Given the underlying attitude towards religion, these statements are disingenuous at best. If the values are guided by tolerance, then a better location should have been selected. The parade obviously does not conform in respect to the Orthodox populations as evidenced by the vehement opposition. And if the theme is truly to avoid harsh criticism (unclear if it refers to giving or receiving) then why select such a volatile location?

My issue here is not questioning the right to assemble or even the right to protest GLBT’s treatment in the major religions. But I personally find it hypocritical to do so under the banner of tolerance. The choices of Rome and Jerusalem seems to be an “in your face” approach almost daring people to pick a fight. If the message is really about tolerance, then this strategy is counter-productive since the parade will most likely breed even more resentment.

I do think there can be a compromise between religion and the GLBT community, and I offered my own suggestions to that effect. But as I argued regarding pluralism, tolerance does not mean that other people must unilaterally accept you on your terms. There first has to be mutual acknowledgement and respect of each other’s beliefs and perspectives, and this would have to entail avoiding obviously antagonistic actions.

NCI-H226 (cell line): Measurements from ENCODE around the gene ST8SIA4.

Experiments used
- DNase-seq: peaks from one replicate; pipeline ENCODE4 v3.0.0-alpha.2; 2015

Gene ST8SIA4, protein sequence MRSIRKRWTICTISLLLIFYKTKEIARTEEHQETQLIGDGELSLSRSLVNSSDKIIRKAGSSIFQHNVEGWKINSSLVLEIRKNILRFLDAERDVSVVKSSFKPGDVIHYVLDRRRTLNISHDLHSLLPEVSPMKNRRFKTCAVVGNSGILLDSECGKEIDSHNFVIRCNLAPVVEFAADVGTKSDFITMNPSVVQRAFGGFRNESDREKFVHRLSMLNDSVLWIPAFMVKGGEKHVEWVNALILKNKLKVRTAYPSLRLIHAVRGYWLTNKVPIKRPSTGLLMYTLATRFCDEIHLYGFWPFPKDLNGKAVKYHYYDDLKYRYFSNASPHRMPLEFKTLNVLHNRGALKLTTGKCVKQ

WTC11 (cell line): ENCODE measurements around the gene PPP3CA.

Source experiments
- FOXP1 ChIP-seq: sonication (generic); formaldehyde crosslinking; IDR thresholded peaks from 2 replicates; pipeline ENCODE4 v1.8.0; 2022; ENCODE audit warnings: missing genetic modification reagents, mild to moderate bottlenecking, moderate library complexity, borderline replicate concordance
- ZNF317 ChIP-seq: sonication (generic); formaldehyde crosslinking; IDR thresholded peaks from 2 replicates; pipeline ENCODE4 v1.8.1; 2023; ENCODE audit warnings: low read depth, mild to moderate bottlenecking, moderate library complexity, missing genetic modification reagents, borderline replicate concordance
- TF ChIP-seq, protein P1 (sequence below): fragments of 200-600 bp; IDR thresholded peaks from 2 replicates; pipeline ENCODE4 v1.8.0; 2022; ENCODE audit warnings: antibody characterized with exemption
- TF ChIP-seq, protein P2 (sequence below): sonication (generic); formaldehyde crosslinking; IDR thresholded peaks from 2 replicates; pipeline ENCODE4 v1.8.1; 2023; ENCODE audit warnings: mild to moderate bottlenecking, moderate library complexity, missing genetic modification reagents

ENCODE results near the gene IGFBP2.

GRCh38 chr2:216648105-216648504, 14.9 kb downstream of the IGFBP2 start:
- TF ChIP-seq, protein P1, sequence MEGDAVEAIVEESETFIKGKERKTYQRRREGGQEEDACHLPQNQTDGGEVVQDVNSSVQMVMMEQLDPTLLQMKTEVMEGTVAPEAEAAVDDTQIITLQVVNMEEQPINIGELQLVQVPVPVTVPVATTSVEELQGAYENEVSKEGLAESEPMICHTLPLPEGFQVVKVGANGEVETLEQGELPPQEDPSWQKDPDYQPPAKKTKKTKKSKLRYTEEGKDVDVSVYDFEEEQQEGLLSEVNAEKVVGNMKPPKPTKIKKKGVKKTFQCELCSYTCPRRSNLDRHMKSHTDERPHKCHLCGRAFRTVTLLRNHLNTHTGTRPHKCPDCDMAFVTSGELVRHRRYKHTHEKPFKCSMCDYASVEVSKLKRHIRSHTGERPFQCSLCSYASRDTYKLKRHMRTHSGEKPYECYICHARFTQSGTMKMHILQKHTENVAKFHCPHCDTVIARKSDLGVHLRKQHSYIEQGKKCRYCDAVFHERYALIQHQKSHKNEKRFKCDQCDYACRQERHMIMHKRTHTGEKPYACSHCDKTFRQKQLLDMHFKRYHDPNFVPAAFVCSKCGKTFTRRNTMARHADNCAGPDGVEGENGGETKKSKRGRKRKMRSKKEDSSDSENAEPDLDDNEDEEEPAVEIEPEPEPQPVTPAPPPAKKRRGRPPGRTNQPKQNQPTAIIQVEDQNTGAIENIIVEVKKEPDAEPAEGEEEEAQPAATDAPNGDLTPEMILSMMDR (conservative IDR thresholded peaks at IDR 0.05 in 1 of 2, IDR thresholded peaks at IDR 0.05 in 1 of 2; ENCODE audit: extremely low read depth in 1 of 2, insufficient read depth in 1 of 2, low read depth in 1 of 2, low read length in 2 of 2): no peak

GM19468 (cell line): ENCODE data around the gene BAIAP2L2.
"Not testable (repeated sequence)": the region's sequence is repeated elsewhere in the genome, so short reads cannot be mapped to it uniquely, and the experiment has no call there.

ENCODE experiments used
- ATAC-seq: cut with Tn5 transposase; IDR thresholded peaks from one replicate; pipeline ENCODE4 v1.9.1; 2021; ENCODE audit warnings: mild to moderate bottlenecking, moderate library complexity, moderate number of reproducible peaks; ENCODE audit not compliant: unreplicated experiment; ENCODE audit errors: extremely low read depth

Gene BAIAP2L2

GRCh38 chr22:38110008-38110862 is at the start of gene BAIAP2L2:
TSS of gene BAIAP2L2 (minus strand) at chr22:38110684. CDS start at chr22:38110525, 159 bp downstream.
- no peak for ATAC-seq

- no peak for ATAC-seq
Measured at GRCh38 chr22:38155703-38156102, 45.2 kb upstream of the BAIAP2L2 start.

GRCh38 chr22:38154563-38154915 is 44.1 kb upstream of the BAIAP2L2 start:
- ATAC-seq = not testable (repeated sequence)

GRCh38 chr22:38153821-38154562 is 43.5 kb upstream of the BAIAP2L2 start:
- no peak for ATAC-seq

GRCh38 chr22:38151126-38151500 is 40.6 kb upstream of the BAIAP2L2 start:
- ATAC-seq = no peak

If one requests tolerance, one must be willing to give it as well.

Petal Pushing

I’ve gotten several comments about the new image which adorns the entry headings. The image is called a “Fleur-de-lis” which translates to “lily flower.”1 Over the centuries it has adopted several meanings, many of which are related Christianity. However, there are other non-religious uses as well, some more applicable than others. From the Wiki article (which is a fun read):

  • Whatever its origin, it is an ancient design which has been found in various cultures, usually as an emblem associated with royalty.
  • By the 13th and 14th centuries, the three petals of the lily of France were being described by writers as symbols of faith, wisdom and chivalry.
  • The fleur-de-lis is the major element in the logo of most Scouting organizations. In that usage, it is considered to represent the outdoors, which is a major theme in Scouting.
  • The Fleur-de-lys is used in (on top of) the compass rose in combination with flights and boats as a maneuver/measure symbol pointing up to the north.